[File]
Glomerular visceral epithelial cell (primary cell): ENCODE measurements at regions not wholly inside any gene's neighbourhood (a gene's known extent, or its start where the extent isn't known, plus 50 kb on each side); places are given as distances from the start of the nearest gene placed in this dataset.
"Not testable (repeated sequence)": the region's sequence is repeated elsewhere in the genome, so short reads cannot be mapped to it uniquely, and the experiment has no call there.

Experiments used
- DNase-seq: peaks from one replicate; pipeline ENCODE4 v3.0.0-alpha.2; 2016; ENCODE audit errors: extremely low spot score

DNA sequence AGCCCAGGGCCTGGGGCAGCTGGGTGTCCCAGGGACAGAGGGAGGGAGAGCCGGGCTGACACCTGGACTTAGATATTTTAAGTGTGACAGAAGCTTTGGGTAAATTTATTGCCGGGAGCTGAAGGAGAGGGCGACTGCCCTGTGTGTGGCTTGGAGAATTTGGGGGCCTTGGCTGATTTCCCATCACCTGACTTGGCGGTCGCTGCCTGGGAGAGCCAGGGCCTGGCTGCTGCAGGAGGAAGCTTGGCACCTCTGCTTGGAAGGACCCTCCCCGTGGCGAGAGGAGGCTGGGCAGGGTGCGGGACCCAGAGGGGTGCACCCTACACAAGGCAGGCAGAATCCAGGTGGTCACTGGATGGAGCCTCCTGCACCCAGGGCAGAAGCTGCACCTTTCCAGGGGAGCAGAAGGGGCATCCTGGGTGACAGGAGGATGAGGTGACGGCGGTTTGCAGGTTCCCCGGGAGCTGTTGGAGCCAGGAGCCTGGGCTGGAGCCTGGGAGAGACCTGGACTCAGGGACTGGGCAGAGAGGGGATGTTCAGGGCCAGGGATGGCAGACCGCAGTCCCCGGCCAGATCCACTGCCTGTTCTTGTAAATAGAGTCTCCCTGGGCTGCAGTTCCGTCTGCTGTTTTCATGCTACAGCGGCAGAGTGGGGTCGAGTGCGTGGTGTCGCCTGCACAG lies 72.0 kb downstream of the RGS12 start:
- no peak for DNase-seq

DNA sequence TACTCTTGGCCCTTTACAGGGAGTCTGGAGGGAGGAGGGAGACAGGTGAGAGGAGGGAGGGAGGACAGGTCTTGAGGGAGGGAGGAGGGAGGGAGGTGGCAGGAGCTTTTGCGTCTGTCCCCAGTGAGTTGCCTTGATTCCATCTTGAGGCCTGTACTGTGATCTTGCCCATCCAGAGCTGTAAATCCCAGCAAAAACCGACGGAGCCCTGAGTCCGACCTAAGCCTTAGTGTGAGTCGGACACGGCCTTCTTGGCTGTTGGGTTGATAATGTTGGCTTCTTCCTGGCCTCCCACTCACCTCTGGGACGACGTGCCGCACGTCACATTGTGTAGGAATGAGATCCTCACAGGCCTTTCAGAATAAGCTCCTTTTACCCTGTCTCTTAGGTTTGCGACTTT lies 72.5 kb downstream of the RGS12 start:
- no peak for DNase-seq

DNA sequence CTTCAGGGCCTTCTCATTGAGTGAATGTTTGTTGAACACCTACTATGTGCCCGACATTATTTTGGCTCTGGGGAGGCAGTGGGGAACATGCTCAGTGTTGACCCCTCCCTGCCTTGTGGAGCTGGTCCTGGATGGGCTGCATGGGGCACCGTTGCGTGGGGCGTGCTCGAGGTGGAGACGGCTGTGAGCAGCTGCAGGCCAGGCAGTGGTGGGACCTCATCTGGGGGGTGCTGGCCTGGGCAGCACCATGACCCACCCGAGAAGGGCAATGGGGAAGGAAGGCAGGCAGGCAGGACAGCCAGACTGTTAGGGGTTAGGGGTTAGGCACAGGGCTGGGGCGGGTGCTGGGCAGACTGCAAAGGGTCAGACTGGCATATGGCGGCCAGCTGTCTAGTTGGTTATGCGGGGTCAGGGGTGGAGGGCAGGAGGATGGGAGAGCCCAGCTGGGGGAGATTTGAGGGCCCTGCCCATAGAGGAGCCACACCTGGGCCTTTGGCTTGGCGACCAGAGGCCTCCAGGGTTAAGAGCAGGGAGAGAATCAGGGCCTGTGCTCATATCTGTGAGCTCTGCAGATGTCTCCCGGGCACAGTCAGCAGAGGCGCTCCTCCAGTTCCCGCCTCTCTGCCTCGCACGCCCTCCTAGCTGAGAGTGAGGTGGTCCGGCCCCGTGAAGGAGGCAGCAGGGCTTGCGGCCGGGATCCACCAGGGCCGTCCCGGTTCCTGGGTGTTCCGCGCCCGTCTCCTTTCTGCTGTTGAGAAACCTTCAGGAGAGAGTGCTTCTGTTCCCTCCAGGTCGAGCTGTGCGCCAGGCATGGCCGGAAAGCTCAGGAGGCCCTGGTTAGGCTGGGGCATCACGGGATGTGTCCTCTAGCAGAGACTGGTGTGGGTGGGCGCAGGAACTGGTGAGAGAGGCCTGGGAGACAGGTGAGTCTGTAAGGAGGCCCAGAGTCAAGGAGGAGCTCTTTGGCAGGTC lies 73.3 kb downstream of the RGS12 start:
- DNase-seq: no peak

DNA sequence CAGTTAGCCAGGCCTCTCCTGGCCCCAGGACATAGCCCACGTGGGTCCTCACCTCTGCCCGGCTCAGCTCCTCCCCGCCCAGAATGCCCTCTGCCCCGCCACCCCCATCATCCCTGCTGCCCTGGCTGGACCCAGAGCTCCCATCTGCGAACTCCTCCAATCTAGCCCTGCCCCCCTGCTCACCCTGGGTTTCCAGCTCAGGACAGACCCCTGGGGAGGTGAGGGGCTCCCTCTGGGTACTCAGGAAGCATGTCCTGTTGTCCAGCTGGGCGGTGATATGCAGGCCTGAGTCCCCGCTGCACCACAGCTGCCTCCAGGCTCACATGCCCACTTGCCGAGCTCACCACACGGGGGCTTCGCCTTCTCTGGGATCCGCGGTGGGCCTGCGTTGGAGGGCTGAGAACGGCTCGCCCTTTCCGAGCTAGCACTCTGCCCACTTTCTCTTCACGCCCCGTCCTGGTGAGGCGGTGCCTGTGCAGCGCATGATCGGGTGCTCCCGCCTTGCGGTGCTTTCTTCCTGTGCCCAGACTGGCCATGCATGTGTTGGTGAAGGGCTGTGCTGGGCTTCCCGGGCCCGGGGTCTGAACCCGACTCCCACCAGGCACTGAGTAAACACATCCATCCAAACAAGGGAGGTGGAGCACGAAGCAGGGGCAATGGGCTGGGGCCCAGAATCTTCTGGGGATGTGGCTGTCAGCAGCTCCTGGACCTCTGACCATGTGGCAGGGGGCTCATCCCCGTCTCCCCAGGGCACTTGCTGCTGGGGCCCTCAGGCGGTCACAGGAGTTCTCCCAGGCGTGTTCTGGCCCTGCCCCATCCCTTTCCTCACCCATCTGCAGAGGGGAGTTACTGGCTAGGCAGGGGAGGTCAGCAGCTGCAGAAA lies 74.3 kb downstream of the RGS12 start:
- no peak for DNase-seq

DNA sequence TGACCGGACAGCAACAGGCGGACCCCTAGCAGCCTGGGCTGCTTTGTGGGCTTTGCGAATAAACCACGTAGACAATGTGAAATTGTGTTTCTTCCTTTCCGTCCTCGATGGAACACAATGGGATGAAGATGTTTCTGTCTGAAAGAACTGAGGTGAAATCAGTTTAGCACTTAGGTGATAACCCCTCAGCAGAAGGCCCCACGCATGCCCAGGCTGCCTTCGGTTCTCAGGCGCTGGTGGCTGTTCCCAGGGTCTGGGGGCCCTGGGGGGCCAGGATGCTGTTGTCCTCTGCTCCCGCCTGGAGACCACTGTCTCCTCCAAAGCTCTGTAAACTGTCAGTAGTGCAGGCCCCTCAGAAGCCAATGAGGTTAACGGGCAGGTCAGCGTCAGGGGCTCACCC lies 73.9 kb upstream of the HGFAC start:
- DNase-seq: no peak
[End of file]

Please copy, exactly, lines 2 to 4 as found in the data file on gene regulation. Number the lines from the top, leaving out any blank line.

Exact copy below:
"Not testable (repeated sequence)": the region's sequence is repeated elsewhere in the genome, so short reads cannot be mapped to it uniquely, and the experiment has no call there.

Experiments used
- DNase-seq: peaks from one replicate; pipeline ENCODE4 v3.0.0-alpha.2; 2016; ENCODE audit errors: extremely low spot score